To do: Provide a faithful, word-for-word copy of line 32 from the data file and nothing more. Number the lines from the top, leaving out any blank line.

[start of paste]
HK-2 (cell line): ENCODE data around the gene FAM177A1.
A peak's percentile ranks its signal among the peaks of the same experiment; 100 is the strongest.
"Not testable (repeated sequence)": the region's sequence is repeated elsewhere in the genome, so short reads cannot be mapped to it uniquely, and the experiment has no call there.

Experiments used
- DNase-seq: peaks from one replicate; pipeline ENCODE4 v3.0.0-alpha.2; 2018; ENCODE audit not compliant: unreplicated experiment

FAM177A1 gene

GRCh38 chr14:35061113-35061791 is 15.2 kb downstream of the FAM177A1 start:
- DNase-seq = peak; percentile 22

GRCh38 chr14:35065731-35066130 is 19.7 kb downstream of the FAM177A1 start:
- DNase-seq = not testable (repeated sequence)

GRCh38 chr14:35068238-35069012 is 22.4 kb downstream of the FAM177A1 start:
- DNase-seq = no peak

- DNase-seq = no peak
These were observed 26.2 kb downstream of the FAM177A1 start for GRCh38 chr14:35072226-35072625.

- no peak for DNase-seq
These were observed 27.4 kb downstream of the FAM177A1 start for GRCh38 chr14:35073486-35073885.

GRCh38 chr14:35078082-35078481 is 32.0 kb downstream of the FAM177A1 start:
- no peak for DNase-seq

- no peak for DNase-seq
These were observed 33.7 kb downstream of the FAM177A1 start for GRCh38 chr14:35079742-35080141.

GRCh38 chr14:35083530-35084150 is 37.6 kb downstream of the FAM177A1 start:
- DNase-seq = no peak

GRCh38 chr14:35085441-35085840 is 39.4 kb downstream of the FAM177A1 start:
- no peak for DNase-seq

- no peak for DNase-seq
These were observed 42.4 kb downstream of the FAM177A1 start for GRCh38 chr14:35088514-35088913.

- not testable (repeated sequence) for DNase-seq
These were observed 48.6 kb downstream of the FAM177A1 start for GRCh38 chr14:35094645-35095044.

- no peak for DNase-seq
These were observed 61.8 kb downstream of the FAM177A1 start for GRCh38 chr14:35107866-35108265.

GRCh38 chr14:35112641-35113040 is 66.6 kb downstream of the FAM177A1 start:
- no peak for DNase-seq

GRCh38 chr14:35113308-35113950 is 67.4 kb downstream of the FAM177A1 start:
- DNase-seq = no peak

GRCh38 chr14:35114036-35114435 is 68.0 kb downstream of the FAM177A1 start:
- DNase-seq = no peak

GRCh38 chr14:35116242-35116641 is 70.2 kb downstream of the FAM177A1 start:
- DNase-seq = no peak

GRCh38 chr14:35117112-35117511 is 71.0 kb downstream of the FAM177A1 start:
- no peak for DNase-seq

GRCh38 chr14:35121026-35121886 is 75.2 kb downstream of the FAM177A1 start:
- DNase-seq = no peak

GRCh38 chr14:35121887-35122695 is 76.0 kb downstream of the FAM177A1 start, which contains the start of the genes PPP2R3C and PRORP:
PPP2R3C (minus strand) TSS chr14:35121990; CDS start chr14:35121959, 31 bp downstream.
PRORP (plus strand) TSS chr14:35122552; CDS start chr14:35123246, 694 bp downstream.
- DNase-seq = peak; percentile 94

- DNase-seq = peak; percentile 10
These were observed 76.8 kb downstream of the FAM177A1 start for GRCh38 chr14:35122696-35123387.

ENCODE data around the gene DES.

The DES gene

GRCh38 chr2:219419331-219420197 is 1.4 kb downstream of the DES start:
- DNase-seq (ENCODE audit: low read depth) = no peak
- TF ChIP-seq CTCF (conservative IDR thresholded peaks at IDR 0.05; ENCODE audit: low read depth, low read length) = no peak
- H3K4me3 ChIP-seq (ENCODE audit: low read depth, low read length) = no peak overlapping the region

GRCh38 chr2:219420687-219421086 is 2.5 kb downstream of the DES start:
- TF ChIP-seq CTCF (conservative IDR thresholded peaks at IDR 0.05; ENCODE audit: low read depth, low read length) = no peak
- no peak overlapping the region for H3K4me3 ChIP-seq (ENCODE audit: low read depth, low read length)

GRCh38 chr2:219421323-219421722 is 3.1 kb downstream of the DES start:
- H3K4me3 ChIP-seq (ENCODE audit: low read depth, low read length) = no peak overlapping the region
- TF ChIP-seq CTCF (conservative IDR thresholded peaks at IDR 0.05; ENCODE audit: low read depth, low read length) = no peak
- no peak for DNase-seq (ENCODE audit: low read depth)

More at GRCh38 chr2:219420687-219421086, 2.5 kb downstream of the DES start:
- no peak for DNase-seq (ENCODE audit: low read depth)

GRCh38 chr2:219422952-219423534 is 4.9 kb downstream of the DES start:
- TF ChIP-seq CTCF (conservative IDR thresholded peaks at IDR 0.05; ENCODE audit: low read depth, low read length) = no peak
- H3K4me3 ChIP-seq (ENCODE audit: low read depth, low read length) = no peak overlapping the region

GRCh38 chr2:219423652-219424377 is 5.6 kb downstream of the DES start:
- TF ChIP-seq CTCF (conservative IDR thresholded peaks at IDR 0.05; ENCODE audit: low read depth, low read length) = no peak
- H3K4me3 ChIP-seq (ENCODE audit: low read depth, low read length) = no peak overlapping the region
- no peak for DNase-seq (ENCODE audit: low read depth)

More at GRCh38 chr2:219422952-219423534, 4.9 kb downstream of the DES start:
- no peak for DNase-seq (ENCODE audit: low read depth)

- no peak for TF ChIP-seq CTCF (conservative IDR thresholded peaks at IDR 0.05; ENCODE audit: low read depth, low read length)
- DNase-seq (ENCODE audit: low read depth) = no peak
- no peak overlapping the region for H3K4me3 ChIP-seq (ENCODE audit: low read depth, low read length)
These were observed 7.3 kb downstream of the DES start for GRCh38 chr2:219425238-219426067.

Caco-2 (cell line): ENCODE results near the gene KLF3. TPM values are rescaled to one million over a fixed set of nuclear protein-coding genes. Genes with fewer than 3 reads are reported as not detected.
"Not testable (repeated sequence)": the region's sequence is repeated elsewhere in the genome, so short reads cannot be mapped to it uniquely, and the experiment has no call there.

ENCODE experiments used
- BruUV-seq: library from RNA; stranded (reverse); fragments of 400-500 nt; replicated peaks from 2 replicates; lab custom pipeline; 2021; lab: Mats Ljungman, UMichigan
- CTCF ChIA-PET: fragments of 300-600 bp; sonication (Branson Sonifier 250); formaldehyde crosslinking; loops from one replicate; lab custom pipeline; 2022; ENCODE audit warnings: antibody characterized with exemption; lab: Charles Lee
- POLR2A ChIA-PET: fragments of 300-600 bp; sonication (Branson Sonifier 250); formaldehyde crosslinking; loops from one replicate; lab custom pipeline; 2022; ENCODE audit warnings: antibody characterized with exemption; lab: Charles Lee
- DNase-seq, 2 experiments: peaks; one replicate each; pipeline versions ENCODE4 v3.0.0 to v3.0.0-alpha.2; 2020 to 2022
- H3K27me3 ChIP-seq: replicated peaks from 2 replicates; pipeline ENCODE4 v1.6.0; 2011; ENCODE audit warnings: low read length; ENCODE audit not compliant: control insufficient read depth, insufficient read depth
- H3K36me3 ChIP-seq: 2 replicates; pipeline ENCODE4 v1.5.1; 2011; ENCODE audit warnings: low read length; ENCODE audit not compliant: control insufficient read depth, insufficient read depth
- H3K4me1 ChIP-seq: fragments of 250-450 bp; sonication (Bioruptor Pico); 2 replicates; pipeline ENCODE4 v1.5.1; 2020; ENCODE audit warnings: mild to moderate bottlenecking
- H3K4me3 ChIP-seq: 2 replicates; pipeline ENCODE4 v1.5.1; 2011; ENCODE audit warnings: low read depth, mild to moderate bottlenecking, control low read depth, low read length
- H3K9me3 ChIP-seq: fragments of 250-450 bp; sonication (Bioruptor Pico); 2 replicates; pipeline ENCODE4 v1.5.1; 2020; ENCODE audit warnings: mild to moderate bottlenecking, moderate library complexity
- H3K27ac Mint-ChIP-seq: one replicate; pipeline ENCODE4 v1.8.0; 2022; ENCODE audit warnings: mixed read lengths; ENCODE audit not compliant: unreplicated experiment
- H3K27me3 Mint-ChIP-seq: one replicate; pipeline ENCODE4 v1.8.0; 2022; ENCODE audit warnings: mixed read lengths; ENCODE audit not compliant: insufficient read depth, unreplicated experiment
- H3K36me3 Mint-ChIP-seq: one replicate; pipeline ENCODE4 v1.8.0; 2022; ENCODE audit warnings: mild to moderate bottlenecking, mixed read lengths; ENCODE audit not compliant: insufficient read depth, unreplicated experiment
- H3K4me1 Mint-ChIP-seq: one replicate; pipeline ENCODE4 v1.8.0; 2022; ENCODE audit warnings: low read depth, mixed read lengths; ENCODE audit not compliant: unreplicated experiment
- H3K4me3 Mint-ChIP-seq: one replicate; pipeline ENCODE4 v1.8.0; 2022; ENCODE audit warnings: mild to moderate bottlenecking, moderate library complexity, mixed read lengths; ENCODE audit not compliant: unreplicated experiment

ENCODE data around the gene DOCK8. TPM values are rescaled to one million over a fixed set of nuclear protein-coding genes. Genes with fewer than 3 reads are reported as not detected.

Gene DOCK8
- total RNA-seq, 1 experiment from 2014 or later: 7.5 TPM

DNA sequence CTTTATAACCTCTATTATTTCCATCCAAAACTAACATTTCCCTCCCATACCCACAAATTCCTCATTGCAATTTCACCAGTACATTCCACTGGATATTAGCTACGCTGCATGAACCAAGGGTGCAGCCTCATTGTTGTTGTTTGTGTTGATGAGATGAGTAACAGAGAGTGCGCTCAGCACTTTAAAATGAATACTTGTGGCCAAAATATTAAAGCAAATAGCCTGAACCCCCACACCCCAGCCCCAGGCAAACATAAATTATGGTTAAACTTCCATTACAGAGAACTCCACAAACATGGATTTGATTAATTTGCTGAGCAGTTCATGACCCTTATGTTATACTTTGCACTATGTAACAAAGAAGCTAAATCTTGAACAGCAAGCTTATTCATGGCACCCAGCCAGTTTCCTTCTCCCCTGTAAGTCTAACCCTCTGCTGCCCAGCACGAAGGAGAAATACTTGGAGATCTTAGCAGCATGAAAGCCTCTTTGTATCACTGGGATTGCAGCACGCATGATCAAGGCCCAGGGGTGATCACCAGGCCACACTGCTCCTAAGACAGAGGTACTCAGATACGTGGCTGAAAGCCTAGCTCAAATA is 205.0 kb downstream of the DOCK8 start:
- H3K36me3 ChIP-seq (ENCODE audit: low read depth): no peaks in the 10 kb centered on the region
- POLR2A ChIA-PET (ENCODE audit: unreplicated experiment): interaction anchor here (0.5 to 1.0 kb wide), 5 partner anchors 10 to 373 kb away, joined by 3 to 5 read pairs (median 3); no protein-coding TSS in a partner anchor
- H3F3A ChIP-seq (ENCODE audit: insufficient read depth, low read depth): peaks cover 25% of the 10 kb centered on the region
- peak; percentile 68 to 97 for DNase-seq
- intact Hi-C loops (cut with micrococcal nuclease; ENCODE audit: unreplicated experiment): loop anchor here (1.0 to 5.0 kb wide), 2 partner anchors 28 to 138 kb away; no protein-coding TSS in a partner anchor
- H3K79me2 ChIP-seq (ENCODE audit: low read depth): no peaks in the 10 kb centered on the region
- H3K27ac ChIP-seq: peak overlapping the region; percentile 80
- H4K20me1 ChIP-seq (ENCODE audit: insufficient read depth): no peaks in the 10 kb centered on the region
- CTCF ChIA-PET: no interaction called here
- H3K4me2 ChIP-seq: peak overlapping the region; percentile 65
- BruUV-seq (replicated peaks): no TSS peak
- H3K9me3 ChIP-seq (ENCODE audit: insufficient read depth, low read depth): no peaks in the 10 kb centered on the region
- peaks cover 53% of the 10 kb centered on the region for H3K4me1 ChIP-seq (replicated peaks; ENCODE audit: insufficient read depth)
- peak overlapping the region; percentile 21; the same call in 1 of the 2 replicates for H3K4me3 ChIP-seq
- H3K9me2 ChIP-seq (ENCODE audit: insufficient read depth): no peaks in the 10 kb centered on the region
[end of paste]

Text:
- no peak for DNase-seq